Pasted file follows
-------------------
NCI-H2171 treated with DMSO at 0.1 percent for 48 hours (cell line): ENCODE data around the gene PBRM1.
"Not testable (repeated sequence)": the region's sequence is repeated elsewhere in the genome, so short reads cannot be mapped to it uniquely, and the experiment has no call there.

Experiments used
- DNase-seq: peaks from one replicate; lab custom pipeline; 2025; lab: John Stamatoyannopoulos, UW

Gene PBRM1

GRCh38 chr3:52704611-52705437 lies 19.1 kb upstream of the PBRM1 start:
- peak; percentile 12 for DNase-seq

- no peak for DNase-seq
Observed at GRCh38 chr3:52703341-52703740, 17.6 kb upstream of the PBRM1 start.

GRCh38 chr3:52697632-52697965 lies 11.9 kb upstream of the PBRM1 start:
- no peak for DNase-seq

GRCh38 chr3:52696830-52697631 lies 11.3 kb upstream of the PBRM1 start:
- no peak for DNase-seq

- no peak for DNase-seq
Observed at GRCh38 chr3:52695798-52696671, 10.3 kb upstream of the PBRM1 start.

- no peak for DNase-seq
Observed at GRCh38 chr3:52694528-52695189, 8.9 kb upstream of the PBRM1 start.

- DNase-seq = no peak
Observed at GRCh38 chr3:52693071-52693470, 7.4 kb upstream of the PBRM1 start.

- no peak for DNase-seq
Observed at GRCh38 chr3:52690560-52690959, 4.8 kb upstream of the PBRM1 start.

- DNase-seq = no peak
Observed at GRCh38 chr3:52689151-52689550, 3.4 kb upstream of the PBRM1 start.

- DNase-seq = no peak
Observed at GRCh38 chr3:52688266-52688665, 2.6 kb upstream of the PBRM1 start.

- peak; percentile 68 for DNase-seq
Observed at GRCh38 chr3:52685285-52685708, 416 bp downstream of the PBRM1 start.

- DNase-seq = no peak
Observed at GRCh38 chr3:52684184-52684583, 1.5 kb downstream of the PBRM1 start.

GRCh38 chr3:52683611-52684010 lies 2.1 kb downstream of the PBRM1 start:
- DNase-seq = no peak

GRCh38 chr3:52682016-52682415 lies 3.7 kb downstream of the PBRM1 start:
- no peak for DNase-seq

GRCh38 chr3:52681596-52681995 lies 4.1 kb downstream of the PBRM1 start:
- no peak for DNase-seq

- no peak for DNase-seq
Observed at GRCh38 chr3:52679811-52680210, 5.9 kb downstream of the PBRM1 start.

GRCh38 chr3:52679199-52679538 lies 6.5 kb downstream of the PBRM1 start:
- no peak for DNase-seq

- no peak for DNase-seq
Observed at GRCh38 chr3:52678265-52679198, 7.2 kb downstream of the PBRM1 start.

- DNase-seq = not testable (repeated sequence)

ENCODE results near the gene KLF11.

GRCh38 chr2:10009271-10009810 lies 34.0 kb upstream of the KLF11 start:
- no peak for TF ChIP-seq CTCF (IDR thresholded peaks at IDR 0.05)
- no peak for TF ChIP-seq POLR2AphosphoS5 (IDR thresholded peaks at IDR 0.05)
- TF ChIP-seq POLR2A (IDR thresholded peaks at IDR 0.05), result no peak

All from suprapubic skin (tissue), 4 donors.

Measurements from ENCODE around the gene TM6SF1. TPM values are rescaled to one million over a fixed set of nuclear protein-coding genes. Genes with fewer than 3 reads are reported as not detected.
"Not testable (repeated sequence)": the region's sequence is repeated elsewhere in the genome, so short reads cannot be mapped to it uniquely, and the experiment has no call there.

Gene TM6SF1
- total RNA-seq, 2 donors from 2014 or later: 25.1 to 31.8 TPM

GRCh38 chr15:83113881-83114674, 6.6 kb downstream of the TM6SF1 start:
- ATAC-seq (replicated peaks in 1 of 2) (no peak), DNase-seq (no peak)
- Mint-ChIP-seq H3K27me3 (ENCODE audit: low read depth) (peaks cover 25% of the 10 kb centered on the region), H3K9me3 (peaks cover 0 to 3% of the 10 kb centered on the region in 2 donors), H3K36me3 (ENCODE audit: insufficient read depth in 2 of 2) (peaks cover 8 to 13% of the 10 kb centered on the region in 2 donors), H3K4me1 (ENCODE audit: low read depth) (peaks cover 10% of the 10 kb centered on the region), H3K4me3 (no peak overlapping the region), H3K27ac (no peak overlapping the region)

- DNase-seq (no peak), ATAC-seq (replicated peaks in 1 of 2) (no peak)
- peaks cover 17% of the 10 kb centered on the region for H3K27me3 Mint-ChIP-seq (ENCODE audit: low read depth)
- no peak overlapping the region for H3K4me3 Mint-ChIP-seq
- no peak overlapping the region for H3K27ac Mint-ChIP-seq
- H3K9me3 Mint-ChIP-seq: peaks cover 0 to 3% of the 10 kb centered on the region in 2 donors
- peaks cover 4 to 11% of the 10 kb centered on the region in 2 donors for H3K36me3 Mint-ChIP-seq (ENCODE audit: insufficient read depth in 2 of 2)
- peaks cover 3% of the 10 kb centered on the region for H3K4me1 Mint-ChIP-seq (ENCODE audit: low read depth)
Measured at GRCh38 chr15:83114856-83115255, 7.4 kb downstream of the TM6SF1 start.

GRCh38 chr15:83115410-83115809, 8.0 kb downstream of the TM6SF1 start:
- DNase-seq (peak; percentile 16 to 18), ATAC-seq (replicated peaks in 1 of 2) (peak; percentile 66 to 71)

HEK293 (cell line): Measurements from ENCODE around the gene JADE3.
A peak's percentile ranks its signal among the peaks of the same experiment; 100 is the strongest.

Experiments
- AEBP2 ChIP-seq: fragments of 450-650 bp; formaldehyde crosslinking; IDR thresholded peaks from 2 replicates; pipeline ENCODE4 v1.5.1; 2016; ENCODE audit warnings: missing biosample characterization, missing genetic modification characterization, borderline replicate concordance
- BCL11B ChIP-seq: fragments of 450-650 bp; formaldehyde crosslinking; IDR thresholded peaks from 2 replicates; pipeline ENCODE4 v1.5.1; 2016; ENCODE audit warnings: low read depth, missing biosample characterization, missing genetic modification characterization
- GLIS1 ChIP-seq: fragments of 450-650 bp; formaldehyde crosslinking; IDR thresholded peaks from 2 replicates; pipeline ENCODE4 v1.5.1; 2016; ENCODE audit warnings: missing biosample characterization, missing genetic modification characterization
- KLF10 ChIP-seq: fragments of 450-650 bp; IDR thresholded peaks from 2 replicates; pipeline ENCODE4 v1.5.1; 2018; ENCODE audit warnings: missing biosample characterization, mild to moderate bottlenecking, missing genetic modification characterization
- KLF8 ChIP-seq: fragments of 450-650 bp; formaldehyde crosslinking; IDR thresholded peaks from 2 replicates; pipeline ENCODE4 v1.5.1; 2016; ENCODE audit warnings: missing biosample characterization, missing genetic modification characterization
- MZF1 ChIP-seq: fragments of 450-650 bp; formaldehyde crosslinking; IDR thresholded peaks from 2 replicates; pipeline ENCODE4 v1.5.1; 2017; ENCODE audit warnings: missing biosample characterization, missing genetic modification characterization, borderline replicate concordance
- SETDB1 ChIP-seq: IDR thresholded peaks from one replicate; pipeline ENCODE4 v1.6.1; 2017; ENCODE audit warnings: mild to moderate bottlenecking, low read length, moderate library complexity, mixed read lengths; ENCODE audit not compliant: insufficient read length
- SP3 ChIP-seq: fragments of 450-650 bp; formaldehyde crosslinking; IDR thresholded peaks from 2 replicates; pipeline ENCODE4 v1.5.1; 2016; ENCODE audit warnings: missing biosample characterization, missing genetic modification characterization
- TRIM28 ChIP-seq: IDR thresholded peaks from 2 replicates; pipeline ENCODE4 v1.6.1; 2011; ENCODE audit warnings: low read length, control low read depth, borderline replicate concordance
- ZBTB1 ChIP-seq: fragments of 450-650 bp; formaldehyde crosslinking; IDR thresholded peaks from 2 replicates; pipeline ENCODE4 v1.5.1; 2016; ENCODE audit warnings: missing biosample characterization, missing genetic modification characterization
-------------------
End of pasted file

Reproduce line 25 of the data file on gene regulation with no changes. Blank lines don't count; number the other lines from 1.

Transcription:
Observed at GRCh38 chr3:52688266-52688665, 2.6 kb upstream of the PBRM1 start.